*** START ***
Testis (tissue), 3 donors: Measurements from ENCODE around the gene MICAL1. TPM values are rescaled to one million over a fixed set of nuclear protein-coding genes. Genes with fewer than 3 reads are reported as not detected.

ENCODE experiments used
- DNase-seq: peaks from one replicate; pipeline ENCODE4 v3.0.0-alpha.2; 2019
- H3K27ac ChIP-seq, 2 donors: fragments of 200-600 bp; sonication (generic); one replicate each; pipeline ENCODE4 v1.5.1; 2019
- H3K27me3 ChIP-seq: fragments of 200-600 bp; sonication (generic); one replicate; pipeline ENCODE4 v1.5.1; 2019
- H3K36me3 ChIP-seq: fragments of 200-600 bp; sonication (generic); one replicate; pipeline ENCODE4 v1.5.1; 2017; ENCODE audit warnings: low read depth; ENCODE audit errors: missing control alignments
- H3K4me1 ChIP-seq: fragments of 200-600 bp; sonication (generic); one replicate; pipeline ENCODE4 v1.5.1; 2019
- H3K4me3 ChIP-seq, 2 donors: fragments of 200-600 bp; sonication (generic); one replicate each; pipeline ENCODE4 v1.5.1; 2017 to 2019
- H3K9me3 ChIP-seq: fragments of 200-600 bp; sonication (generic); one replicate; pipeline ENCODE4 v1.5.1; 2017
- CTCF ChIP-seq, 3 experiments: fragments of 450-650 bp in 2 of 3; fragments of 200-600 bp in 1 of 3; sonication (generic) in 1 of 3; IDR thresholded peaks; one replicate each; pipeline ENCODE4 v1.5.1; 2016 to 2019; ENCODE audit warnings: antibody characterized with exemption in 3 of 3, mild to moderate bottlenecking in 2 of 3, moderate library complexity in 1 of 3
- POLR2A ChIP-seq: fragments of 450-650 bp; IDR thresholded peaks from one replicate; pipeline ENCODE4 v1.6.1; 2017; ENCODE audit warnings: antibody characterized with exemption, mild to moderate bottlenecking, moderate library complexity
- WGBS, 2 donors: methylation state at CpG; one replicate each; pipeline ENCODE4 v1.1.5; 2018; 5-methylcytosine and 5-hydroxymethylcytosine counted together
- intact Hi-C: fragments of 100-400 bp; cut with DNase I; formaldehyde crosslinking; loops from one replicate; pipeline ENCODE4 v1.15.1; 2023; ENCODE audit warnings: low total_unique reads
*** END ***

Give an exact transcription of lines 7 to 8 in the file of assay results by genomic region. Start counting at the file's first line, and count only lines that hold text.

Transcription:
- H3K4me1 ChIP-seq: fragments of 200-600 bp; sonication (generic); one replicate; pipeline ENCODE4 v1.5.1; 2019
- H3K4me3 ChIP-seq, 2 donors: fragments of 200-600 bp; sonication (generic); one replicate each; pipeline ENCODE4 v1.5.1; 2017 to 2019